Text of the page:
High Performance Computing  Georgia Tech
UdacityFree
Important information
 Course
 Online
 When:
Flexible
This course will give you solid foundations for developing, analyzing, and implementing parallel and localityefficient algorithms. Offered at Georgia Tech as CS6220
Starts  Location 

Flexible 
Online

What you'll learn on the course
Computing  Basic  Basic IT training  Network  
Basic IT  Algorithms  Performance  CS  
systems  Programming  Network Training 
Course programme
Approx. 4 months
Built by Join thousands of students Course SummaryThe goal of this course is to give you solid foundations for developing, analyzing, and implementing parallel and localityefficient algorithms. This course focuses on theoretical underpinnings. To give a practical feeling for how algorithms map to and behave on real systems, we will supplement algorithmic theory with handson exercises on modern HPC systems, such as Cilk Plus or OpenMP on shared memory nodes, CUDA for graphics coprocessors (GPUs), and MPI and PGAS models for distributed memory systems.
This course is a graduatelevel introduction to scalable parallel algorithms. “Scale” really refers to two things: efficient as the problem size grows, and efficient as the system size (measured in numbers of cores or compute nodes) grows. To really scale your algorithm in both of these senses, you need to be smart about reducing asymptotic complexity the way you’ve done for sequential algorithms since CS 101; but you also need to think about reducing communication and data movement. This course is about the basic algorithmic techniques you’ll need to do so.
The techniques you’ll encounter covers the main algorithm design and analysis ideas for three major classes of machines: for multicore and many core shared memory machines, via the workspan model; for distributed memory machines like clusters and supercomputers, via network models; and for sequential or parallel machines with deep memory hierarchies (e.g., caches). You will see these techniques applied to fundamental problems, like sorting, search on trees and graphs, and linear algebra, among others. The practical aspect of this course is implementing the algorithms and techniques you’ll learn to run on real parallel and distributed systems, so you can check whether what appears to work well in theory also translates into practice. (Programming models you’ll use include Cilk Plus, OpenMP, and MPI, and possibly others.)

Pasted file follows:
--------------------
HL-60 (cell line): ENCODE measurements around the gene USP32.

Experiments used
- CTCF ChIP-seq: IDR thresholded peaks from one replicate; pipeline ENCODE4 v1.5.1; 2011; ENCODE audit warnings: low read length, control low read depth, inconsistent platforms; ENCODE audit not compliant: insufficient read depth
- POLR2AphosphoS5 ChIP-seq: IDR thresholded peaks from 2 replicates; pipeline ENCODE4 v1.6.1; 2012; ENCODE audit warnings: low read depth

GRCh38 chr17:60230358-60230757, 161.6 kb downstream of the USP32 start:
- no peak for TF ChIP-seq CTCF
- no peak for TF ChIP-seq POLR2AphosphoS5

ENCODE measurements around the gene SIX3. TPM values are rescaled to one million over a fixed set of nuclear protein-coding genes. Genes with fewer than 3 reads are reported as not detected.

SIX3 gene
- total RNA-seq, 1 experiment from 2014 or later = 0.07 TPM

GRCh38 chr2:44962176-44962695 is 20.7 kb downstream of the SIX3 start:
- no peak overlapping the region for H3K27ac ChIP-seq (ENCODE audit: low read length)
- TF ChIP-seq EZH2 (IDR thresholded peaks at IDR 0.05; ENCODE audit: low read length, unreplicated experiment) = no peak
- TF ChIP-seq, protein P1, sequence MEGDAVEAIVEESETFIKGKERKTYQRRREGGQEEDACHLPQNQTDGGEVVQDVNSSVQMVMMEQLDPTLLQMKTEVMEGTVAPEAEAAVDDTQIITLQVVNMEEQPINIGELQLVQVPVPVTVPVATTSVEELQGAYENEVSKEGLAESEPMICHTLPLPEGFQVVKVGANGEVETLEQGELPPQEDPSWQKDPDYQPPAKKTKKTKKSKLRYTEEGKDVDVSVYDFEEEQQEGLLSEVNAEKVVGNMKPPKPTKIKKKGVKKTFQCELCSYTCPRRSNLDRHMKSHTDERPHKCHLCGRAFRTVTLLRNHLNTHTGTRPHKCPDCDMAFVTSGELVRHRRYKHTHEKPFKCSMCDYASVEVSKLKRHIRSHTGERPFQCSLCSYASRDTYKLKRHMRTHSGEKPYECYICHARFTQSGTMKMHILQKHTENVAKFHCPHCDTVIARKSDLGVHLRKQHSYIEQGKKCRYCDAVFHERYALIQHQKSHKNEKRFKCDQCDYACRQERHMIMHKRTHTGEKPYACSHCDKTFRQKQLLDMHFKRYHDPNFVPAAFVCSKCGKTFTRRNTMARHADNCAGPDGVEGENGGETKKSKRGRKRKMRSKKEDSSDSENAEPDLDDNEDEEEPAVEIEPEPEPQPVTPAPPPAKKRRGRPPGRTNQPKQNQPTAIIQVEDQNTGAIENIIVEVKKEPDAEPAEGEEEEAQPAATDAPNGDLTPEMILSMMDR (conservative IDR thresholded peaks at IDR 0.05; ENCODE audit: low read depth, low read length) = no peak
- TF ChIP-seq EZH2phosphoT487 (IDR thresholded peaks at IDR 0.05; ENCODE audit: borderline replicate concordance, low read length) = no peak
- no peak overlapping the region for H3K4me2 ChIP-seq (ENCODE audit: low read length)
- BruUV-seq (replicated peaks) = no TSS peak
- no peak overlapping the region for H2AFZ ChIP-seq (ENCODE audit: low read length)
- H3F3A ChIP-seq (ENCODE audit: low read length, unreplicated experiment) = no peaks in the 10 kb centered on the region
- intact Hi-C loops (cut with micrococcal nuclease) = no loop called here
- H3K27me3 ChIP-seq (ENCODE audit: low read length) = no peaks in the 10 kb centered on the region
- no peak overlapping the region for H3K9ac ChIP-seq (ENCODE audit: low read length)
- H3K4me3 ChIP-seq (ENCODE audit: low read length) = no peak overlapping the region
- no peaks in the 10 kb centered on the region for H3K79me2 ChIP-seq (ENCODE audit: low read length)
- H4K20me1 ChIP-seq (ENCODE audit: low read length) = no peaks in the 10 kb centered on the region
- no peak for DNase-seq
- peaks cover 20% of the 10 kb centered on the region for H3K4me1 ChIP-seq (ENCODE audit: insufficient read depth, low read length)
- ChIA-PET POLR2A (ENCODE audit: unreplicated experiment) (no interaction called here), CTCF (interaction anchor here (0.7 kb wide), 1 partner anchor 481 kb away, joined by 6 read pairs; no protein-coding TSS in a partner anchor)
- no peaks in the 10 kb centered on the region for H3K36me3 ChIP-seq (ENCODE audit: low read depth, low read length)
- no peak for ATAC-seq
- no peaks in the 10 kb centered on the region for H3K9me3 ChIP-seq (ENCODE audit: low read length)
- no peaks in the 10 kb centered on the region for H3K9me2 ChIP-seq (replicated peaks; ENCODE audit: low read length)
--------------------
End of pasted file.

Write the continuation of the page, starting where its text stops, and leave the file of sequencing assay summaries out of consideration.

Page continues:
Why Take This Course? Prerequisites and RequirementsA “second course” in algorithms and data structures, a la Georgia Tech’s CS 3510B or Udacity’s Intro to Algorithms
For the programming assignments, programming experience in a “low level” “highlevel” language like C or C++
Experience using command line interfaces in *nix environments (e.g., Unix, Linux)
Course readiness survey. You should feel comfortable answering questions like those found in the Readiness Survey Course, HPC0
See the Technology Requirements for using Udacity.
SyllabusThe course topics are centered on three different ideas or extensions to the usual serial RAM model you encounter in CS 101. Recall that a serial RAM assumes a sequential or serial processor connected to a main memory.
 Unit 1: The workspan or dynamic multithreading model
In this model, the idea is that there are multiple processors connected to the main memory. Since they can all “see” the same memory, the processors can coordinate and communicate via reads and writes to that “shared” memory.
Subtopics include:
** Intro to the basic algorithmic model ** Intro to OpenMP, a practical programming model ** Comparisonbased sorting algorithms ** Scans and linked list algorithms ** Tree algorithms ** Graph algorithms, e.g., breadthfirst search
 Unit 2: Distributed memory or network models
In this model, the idea is that there is not one serial RAM, but many serial RAMs connected by a network. In this model, each serial RAM’s memory is private to the other RAMs; consequently, the processors must coordinate and communicate by sending and receiving messages.
Subtopics include:
** The basic algorithmic model ** Intro to the Message Passing Interface, a practical programming model ** Reasoning about the effects of network topology ** Dense linear algebra ** Sorting ** Sparse graph algorithms ** Graph partitioning
 Unit 3: Twolevel memory or I/O models
In this model, we return to a serial RAM, but instead of having only a processor connected to a main memory, there is a smaller but faster scratchpad memory in between the two. The algorithmic question here is how to use the scratchpad effectively, in order to minimize costly data transfers from main memory.
Subtopics include:
** Basic models ** Efficiency metrics, including “emerging” metrics like energy and power ** I/Oaware algorithms ** Cacheoblivious algorithms